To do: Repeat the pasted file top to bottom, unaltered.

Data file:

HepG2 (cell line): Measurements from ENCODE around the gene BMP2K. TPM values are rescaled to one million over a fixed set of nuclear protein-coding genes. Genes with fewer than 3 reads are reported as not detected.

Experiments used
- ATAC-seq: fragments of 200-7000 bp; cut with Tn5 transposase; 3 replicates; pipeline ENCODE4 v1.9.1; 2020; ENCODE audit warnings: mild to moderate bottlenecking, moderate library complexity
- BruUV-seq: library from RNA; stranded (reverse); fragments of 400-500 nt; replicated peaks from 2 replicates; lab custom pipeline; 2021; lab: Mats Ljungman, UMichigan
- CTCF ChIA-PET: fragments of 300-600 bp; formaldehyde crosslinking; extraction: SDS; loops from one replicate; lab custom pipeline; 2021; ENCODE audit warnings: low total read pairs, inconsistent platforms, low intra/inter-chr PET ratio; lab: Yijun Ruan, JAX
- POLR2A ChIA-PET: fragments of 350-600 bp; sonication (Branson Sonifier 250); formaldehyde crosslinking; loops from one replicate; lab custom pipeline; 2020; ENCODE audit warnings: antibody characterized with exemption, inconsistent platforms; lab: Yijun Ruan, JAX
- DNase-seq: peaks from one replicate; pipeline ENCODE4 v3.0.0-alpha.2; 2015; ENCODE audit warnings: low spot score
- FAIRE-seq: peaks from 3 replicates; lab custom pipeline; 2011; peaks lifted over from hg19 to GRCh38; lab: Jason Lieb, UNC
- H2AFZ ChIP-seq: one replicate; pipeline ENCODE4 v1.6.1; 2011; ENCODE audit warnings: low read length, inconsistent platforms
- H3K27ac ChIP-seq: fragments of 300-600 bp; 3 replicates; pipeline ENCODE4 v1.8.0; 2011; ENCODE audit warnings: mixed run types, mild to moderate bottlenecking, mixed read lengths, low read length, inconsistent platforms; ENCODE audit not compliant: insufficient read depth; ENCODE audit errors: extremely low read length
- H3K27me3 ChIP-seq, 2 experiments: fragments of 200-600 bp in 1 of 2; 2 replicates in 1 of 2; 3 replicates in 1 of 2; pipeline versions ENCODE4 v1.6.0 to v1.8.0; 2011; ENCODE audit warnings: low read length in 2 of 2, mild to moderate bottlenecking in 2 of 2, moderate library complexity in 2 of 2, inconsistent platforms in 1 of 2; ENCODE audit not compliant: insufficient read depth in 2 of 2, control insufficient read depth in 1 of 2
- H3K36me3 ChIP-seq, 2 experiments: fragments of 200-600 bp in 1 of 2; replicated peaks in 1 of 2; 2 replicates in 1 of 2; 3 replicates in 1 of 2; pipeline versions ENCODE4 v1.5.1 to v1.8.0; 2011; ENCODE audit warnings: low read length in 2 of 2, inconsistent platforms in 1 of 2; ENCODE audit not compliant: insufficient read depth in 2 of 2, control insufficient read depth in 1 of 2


HepG2 (cell line): Measurements from ENCODE around the gene BMP2K. TPM values are rescaled to one million over a fixed set of nuclear protein-coding genes. Genes with fewer than 3 reads are reported as not detected.

Experiments used
- ATAC-seq: fragments of 200-7000 bp; cut with Tn5 transposase; 3 replicates; pipeline ENCODE4 v1.9.1; 2020; ENCODE audit warnings: mild to moderate bottlenecking, moderate library complexity
- BruUV-seq: library from RNA; stranded (reverse); fragments of 400-500 nt; replicated peaks from 2 replicates; lab custom pipeline; 2021; lab: Mats Ljungman, UMichigan
- CTCF ChIA-PET: fragments of 300-600 bp; formaldehyde crosslinking; extraction: SDS; loops from one replicate; lab custom pipeline; 2021; ENCODE audit warnings: low total read pairs, inconsistent platforms, low intra/inter-chr PET ratio; lab: Yijun Ruan, JAX
- POLR2A ChIA-PET: fragments of 350-600 bp; sonication (Branson Sonifier 250); formaldehyde crosslinking; loops from one replicate; lab custom pipeline; 2020; ENCODE audit warnings: antibody characterized with exemption, inconsistent platforms; lab: Yijun Ruan, JAX
- DNase-seq: peaks from one replicate; pipeline ENCODE4 v3.0.0-alpha.2; 2015; ENCODE audit warnings: low spot score
- FAIRE-seq: peaks from 3 replicates; lab custom pipeline; 2011; peaks lifted over from hg19 to GRCh38; lab: Jason Lieb, UNC
- H2AFZ ChIP-seq: one replicate; pipeline ENCODE4 v1.6.1; 2011; ENCODE audit warnings: low read length, inconsistent platforms
- H3K27ac ChIP-seq: fragments of 300-600 bp; 3 replicates; pipeline ENCODE4 v1.8.0; 2011; ENCODE audit warnings: mixed run types, mild to moderate bottlenecking, mixed read lengths, low read length, inconsistent platforms; ENCODE audit not compliant: insufficient read depth; ENCODE audit errors: extremely low read length
- H3K27me3 ChIP-seq, 2 experiments: fragments of 200-600 bp in 1 of 2; 2 replicates in 1 of 2; 3 replicates in 1 of 2; pipeline versions ENCODE4 v1.6.0 to v1.8.0; 2011; ENCODE audit warnings: low read length in 2 of 2, mild to moderate bottlenecking in 2 of 2, moderate library complexity in 2 of 2, inconsistent platforms in 1 of 2; ENCODE audit not compliant: insufficient read depth in 2 of 2, control insufficient read depth in 1 of 2
- H3K36me3 ChIP-seq, 2 experiments: fragments of 200-600 bp in 1 of 2; replicated peaks in 1 of 2; 2 replicates in 1 of 2; 3 replicates in 1 of 2; pipeline versions ENCODE4 v1.5.1 to v1.8.0; 2011; ENCODE audit warnings: low read length in 2 of 2, inconsistent platforms in 1 of 2; ENCODE audit not compliant: insufficient read depth in 2 of 2, control insufficient read depth in 1 of 2